Thank you for sharing!

Your article was successfully shared with the contacts you provided.
Elkan Abramowitz and Jonathan Sack

Over the past 20 years, the Sixth Amendment right to a jury trial has been extended to sentencing. Beginning with Apprendi v. New Jersey, 530 U.S. 466 (2000), the U.S. Supreme Court has held that a criminal defendant may not be subjected to an increased term of imprisonment or a fine unless the facts that support the increase have been presented to a jury and proven beyond a reasonable doubt. In recent years, defendants have argued that the reasoning of Apprendi applies to restitution, which trial judges currently may impose based solely on post-conviction, judicial fact finding. While federal appellate courts have uniformly rejected efforts to extend Apprendi to restitution, in January 2019, two justices of the Supreme Court, Justices Gorsuch and Sotomayor, dissented from a denial of certiorari, maintaining that the Supreme Court should take up the issue. See Hester v. United States, 139 S. Ct. 509 (2019) (Gorsuch, J.).

This content has been archived. It is available exclusively through our partner LexisNexis®.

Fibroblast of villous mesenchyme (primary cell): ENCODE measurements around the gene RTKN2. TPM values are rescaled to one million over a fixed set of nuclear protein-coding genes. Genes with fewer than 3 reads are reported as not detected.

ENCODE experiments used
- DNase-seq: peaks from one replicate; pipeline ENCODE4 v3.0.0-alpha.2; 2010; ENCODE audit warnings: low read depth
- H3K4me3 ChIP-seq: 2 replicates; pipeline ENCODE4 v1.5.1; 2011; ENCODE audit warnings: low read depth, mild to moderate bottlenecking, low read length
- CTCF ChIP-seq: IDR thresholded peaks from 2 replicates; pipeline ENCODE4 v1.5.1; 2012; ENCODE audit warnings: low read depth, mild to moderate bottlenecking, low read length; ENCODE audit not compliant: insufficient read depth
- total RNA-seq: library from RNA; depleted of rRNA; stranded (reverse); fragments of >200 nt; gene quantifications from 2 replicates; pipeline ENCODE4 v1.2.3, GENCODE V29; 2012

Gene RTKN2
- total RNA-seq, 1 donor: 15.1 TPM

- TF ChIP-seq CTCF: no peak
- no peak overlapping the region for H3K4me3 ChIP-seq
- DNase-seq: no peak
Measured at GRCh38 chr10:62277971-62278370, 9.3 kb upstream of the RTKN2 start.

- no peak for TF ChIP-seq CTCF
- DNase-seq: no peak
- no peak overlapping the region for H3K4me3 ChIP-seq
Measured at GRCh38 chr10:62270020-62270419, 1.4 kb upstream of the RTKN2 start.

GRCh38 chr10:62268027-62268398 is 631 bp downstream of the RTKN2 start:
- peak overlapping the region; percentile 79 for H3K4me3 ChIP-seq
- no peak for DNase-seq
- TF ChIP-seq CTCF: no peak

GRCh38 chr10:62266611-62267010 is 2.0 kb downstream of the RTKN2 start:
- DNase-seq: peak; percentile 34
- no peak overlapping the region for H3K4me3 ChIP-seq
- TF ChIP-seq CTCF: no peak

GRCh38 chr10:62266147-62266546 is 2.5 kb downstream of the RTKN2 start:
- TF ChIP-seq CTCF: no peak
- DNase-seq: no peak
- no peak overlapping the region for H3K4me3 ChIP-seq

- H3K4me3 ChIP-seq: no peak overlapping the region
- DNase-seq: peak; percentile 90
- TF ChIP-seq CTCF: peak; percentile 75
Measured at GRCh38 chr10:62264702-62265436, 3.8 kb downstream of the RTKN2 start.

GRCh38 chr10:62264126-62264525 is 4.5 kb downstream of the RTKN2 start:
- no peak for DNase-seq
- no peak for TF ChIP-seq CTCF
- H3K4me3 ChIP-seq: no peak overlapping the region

To view this content, please continue to Lexis Advance®.

Not a Lexis Advance® Subscriber? Subscribe Now

Why am I seeing this?

LexisNexis® is now the exclusive third party online distributor of the broad collection of current and archived versions of ALM's legal news publications. LexisNexis® customers will be able to access and use ALM's content by subscribing to the LexisNexis® services via Lexis Advance®. This includes content from the National Law Journal®, The American Lawyer®, Law Technology News®, The New York Law Journal® and Corporate Counsel®, as well as ALM's other newspapers, directories, legal treatises, published and unpublished court opinions, and other sources of legal information.

ALM's content plays a significant role in your work and research, and now through this alliance LexisNexis® will bring you access to an even more comprehensive collection of legal content.

For questions call 1-877-256-2472 or contact us at customercare@alm.com


ALM Legal Publication Newsletters

Sign Up Today and Never Miss Another Story.

As part of your digital membership, you can sign up for an unlimited number of a wide range of complimentary newsletters. Visit your My Account page to make your selections. Get the timely legal news and critical analysis you cannot afford to miss. Tailored just for you. In your inbox. Every day.

Copyright © 2020 ALM Media Properties, LLC. All Rights Reserved.